Protest of Proposals Rejection as Unacceptable

B-196443: Apr 3, 1980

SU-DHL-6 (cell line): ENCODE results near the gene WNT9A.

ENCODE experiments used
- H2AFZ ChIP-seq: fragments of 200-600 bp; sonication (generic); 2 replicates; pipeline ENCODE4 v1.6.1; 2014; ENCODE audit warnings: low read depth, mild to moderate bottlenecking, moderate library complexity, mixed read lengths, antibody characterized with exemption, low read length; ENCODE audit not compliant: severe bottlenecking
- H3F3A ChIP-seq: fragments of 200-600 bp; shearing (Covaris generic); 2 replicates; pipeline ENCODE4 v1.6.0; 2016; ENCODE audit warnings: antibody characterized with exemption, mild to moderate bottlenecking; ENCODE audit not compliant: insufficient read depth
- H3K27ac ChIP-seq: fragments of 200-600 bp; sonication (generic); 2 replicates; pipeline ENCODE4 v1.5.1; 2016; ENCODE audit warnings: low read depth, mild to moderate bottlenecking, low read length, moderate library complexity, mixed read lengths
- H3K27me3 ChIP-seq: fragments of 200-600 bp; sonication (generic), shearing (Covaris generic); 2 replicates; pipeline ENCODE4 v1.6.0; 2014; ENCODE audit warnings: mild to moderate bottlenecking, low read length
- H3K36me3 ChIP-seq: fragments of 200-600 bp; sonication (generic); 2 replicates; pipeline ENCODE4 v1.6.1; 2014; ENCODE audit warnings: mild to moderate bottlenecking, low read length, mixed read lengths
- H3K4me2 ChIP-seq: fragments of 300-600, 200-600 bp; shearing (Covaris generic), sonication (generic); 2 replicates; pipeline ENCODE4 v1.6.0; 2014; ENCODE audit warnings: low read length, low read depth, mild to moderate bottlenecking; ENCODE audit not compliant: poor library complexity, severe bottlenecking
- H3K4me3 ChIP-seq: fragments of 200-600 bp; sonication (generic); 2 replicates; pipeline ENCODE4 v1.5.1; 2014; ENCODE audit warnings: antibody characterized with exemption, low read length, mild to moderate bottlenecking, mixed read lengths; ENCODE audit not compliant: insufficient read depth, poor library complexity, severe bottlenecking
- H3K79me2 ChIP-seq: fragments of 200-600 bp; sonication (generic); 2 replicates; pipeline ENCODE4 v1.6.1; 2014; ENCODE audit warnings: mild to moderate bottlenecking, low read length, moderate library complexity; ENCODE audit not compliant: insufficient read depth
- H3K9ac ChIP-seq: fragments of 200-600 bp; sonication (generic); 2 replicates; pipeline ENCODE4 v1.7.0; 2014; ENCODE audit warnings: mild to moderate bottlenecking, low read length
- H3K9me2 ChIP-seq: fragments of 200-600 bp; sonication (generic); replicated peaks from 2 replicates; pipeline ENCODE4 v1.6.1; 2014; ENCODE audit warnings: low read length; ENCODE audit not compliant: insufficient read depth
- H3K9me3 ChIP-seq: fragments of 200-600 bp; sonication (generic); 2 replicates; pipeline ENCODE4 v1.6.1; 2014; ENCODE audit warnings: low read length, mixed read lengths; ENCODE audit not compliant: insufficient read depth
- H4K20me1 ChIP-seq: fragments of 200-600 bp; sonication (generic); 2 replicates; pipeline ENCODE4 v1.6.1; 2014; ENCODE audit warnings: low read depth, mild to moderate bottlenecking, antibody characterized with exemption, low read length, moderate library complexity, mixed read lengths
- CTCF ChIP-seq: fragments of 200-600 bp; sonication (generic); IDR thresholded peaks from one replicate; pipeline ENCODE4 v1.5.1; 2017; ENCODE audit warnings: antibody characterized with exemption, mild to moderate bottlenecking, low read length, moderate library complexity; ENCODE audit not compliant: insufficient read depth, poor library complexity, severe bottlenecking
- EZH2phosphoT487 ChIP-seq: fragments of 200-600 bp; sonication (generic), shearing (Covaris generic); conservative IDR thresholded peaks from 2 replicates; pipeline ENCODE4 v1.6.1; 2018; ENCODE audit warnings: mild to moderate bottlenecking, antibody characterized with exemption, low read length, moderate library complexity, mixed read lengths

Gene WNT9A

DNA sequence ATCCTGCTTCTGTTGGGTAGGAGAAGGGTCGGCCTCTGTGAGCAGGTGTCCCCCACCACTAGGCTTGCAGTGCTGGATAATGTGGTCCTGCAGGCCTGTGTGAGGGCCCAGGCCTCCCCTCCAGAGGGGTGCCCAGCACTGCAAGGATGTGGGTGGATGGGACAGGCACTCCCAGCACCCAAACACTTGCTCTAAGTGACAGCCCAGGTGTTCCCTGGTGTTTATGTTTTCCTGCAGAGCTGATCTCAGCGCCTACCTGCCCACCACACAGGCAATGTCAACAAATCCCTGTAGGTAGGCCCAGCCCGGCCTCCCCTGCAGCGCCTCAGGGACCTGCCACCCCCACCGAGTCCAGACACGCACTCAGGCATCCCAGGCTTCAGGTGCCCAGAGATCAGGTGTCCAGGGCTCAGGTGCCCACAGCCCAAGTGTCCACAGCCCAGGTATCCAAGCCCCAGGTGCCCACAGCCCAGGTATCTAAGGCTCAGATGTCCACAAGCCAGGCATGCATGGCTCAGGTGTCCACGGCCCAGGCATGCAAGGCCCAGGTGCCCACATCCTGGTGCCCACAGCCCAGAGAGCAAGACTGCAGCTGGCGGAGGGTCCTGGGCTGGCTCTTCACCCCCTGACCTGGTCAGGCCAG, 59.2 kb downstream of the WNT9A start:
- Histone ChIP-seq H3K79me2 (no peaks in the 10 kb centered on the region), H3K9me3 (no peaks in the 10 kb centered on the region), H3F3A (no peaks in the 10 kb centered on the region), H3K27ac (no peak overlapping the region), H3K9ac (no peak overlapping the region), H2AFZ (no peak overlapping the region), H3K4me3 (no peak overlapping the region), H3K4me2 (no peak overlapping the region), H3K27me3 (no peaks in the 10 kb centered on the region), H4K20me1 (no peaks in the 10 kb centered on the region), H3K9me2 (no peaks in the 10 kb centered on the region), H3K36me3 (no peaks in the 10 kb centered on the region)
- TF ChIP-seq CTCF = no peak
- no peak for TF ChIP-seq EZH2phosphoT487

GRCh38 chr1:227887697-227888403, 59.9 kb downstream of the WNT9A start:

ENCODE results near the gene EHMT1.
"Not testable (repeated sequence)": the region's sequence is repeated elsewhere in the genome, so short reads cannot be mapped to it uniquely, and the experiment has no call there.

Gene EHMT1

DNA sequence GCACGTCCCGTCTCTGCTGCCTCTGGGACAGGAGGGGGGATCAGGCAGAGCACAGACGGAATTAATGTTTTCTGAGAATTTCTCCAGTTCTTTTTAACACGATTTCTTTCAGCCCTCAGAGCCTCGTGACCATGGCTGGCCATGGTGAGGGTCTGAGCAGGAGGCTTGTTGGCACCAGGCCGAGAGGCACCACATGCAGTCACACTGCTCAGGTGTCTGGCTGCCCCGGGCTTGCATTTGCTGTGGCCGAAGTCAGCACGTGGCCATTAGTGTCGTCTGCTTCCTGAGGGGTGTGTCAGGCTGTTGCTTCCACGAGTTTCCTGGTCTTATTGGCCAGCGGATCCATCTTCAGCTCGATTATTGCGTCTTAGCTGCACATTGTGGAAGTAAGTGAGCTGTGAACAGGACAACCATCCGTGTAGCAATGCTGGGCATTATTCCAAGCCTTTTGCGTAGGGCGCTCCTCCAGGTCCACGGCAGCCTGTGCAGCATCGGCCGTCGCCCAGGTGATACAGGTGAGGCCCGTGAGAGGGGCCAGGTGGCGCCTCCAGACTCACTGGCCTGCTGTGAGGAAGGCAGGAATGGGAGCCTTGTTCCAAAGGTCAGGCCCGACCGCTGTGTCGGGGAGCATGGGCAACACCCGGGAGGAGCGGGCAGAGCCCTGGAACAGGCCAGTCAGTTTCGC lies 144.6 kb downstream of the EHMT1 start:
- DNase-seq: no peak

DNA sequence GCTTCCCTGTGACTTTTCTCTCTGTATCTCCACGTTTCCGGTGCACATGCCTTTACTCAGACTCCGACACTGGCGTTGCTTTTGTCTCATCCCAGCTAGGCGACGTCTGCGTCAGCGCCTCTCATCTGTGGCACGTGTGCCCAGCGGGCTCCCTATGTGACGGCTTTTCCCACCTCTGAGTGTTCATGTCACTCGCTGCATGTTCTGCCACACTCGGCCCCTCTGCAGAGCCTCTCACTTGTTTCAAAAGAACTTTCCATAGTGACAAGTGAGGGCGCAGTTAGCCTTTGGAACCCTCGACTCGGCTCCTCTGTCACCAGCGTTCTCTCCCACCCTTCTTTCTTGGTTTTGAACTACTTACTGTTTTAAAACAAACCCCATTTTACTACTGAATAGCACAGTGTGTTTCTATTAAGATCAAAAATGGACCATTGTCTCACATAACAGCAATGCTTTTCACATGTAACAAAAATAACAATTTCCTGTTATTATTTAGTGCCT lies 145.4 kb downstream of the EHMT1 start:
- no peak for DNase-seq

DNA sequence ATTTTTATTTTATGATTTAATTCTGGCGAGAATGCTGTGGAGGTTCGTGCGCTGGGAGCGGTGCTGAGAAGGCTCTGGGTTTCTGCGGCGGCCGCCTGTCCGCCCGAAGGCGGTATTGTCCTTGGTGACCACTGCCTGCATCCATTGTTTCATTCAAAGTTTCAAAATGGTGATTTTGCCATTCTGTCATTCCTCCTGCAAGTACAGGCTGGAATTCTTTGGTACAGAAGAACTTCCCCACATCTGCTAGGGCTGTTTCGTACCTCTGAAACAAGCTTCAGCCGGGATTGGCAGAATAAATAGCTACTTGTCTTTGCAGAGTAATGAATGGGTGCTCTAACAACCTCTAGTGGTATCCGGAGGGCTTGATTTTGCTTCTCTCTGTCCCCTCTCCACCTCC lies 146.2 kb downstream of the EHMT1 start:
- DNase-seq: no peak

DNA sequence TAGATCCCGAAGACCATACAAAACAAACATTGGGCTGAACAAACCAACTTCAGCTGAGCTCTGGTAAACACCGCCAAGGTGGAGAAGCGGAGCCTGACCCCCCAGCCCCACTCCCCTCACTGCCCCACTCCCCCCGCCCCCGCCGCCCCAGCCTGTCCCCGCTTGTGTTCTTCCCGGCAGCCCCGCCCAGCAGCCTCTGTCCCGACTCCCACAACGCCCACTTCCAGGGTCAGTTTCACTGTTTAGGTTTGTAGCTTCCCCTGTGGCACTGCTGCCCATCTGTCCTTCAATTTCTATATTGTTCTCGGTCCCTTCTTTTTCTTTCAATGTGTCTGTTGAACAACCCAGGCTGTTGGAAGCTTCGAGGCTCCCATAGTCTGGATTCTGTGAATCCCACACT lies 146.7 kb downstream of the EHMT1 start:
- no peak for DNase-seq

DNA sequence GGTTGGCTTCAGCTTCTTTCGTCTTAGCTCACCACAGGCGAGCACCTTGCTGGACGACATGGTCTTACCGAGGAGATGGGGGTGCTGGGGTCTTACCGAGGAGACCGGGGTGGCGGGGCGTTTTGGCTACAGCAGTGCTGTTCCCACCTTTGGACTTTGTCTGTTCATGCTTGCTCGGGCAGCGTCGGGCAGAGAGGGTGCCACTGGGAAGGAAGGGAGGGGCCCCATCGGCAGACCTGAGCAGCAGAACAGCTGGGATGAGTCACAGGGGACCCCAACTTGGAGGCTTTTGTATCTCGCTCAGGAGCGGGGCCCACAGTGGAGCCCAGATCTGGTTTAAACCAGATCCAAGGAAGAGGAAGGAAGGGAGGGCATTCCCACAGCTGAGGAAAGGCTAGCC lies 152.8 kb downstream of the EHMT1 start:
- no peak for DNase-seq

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A firm protested the award of seven contracts by the Navy. The protester's proposals in response to all seven requests for proposals were judged to be unacceptable as submitted. The protester contended that the procuring agency should have allowed it to improve its proposals through negotiations because its prices were lowest and any deficiencies in its proposals could have been resolved through negotiations. Written or oral discussions must be conducted with only those responsible offerors whose proposals are within the competitive range. An unacceptable technical proposal may be excluded from the competitive range without regard to its proposed costs. The record indicated that the Navy made a thorough evaluation of the protester's proposals and found that the equipment offered deviated from the Navy's minimum requirements. Therefore, the Navy was under no obligation to hold discussions to permit the protester to improve its proposals. The protester also alleged that the awardee's equipment was not the standard production model required by the specifications and that the awardee, as a Canadian Government corporation, received special privileges which constituted an injustice to small businesses. The allegation that the awardee's equipment did not meet the solicitation specifications involved a matter of contract administration which is the responsibility of the procuring activity and not subject to review by GAO. No evidence was presented to substantiate the claim that improper special privileges had been accorded the awardee. Accordingly, the protest was denied.